Conservation of the Senju Kannon Statue
Kyle Dockery | Jun 29, 2023
We present the first of three Buddhist statues which were recently conserved at the Midwest Art Conservation Center in Minneapolis.
The serene figure seated here is Senju Kannon (Thousand-armed Kannon), one of a number of manifestations of the Bodhisattva of compassion, also known as Avalokitesvara (India) and Guanyin (China). With many arms and multiple heads, Senju Kannon, although having attained enlightenment, remains behind to help the rest of us do the same.
While displaying the attributes of Kannon, this figure is unusual in that it is not one figure, but rather one composed of pieces from three different sculptures, the figure itself being one, with the lotus flower base and metal crown from two unrelated pieces. It seems some of the additional accompanying arms are also from other sculptures.
As is frequently the case with our collections, the narrative is sparse as there are no records of when or where this piece was purchased and there are only three known photos of it dating to Wright’s lifetime. The earliest was taken around 1927, in which the Kannon is seated on the fireplace mantle of Mr. Wright’s Studio at Taliesin. The statue is encircled with string, with several more arm pieces attached to the body, and miscellaneous hands in its lap or beside the base. The crown appears to be tied in place behind the head and there is a pendant hanging from one side which has since been lost.
The other two photos offer little additional information. The figure can barely be seen at the edge of this photo of the St. Mark’s Tower model, and in a 1955 photo by Maynard Parker it is partially obscured by a large pine bough, although this shows its change of place from above the fireplace to another high ledge in the studio.
Our statue originally had 28 arms and 11 heads; after conservation 6 arms and 10 heads are intact, the decision being made to keep only those pieces which could be clearly matched to their original location and did not require building missing components from scratch. The central hands are in the gasshō gesture, symbolizing respect, gratitude and interconnectedness and the lower hands in the gesture of meditation, neither of which were in place before conservation, but both of which belong iconographically to the Senju Kannon figure.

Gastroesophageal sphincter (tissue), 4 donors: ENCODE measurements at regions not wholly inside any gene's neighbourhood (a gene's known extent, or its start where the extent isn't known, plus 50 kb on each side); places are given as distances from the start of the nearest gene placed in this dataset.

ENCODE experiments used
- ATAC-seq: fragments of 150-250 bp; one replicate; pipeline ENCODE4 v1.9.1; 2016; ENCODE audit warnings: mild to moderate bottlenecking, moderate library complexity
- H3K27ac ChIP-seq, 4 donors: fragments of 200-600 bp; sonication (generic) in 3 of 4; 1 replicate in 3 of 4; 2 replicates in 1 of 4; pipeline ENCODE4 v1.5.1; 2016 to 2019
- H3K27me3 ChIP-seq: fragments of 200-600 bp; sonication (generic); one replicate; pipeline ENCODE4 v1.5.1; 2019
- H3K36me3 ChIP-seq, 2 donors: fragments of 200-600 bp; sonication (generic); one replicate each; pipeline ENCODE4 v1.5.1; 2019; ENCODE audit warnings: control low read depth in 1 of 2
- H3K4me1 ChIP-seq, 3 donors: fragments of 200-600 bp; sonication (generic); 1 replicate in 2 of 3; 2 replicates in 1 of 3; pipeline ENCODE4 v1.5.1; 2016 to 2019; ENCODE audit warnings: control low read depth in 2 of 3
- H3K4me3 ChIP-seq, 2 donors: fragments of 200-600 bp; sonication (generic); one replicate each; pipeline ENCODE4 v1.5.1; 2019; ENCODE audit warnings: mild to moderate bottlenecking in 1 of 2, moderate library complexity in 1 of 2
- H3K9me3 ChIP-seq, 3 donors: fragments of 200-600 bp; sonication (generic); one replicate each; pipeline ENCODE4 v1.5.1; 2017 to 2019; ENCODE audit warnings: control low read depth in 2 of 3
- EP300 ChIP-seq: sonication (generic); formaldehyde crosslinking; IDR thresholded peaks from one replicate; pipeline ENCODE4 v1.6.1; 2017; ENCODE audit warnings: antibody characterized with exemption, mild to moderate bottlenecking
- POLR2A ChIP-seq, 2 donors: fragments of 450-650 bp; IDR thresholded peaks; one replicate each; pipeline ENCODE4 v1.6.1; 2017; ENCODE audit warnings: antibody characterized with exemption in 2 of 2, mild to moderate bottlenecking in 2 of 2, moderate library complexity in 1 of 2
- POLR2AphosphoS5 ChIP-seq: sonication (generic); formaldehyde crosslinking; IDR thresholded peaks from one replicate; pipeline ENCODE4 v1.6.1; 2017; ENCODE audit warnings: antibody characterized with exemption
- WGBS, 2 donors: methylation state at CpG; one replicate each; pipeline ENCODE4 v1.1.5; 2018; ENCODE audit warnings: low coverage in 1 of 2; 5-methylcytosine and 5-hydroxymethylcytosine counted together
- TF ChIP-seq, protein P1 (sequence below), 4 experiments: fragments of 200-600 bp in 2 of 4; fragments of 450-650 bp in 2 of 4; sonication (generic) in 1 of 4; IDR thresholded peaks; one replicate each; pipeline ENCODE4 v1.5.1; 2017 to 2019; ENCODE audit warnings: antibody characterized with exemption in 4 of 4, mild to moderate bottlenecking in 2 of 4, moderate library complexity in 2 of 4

The crown posed the question of how it got there as It does not belong to the figure nor does the Senju Kannon normally wear a crown. Being too large for this statue, it had been kept in place by the metal’s strong elasticity, which had damaged the head around the hairline. Although the crown obscures the additional heads, because photos document it was in place in the 1920s, it was retained, but a layer of felt was added to the inside of the crown, reducing the tension, and secured with monofilament wire.
Photos taken as part of the conservation process without the crown show how lovely the piece is in its original form.
The statue is now on display at Taliesin and can be seen on all tours of the estate led by Taliesin Preservation. It is displayed in front of a Japanese folding screen which was mounted under TruVue acrylic in 2018. Once work is completed on the Hillside Theater as part of our Save America’s Treasures funded project we will share the story of the other 2 statues.
Senju Kannon (Thousand Armed Kannon)
Wood, lacquer, gilding, and metal